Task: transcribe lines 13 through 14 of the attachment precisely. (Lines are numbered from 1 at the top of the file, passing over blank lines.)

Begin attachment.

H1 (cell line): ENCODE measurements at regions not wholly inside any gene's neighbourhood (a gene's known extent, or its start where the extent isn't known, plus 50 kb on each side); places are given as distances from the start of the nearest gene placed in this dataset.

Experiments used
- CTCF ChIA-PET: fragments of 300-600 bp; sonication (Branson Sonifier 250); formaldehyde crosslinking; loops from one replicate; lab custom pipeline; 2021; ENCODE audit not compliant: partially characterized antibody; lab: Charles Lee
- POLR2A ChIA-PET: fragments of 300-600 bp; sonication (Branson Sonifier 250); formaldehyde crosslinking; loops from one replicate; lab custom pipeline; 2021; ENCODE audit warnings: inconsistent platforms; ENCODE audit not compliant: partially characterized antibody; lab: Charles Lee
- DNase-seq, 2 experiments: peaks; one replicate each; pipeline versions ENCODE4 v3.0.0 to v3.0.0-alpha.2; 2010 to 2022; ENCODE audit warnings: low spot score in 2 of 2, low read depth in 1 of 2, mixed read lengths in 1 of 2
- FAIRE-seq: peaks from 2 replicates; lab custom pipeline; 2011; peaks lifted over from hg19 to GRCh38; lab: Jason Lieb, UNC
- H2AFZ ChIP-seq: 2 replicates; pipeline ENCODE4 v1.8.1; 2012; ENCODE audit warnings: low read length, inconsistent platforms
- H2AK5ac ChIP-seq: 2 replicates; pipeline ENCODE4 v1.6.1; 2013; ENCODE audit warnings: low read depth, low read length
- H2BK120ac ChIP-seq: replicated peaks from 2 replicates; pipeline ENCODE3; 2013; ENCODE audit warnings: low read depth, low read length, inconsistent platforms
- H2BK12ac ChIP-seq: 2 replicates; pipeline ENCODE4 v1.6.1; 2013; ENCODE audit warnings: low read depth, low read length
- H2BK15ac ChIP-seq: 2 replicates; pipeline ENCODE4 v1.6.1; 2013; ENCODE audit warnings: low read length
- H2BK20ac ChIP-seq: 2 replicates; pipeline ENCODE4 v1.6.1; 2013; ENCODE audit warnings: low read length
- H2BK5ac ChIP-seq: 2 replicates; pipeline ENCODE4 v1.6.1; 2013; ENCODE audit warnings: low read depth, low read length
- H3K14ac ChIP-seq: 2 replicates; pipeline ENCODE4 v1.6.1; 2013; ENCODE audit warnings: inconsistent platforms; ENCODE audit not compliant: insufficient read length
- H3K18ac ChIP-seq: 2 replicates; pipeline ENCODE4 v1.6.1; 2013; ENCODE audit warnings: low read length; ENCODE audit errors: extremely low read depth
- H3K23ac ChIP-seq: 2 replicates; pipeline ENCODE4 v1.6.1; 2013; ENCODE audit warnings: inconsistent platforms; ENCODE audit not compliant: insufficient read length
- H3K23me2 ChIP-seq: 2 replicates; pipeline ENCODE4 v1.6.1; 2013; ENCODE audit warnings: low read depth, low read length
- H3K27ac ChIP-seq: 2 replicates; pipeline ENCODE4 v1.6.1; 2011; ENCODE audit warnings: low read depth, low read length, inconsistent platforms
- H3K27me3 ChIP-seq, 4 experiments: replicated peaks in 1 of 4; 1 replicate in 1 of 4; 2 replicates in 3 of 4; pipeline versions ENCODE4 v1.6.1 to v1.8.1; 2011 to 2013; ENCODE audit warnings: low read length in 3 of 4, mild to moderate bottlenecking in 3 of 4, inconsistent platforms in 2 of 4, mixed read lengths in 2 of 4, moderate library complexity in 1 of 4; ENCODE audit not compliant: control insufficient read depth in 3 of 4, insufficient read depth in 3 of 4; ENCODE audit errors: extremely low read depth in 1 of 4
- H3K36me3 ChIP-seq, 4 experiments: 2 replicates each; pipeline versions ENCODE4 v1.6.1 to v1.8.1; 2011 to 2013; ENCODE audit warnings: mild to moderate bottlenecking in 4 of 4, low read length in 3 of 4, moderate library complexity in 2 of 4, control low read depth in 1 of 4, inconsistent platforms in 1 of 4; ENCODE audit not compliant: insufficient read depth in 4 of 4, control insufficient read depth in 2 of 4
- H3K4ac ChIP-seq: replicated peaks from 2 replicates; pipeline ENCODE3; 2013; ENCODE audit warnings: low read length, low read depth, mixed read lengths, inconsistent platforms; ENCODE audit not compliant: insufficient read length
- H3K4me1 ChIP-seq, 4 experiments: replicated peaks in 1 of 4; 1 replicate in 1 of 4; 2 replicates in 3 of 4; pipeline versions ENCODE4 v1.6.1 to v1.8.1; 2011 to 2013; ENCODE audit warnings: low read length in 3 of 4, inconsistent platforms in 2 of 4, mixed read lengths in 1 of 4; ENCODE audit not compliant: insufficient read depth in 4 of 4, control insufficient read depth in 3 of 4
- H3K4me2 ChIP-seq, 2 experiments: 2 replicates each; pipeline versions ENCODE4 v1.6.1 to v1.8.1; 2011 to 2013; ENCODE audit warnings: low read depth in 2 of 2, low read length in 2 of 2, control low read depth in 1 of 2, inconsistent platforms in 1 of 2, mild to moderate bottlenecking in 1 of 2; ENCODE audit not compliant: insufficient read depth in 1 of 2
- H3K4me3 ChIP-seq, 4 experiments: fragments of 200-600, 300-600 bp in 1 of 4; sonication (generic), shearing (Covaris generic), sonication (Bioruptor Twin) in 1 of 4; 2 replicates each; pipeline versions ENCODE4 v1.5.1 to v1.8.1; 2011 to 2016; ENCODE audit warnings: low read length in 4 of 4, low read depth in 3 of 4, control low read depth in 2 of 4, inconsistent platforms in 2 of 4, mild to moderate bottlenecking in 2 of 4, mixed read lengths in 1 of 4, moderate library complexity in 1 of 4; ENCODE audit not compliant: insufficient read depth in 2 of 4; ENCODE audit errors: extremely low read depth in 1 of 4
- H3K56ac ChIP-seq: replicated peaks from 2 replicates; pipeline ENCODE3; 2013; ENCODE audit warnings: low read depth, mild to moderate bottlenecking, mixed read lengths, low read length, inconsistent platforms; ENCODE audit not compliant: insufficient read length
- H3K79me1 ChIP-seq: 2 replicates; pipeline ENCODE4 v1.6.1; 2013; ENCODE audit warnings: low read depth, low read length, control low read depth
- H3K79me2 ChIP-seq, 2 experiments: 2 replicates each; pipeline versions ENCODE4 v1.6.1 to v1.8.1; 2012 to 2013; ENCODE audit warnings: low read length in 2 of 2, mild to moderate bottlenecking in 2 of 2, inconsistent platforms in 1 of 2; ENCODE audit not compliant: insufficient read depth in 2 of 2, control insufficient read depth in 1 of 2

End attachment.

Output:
- H2BK5ac ChIP-seq: 2 replicates; pipeline ENCODE4 v1.6.1; 2013; ENCODE audit warnings: low read depth, low read length
- H3K14ac ChIP-seq: 2 replicates; pipeline ENCODE4 v1.6.1; 2013; ENCODE audit warnings: inconsistent platforms; ENCODE audit not compliant: insufficient read length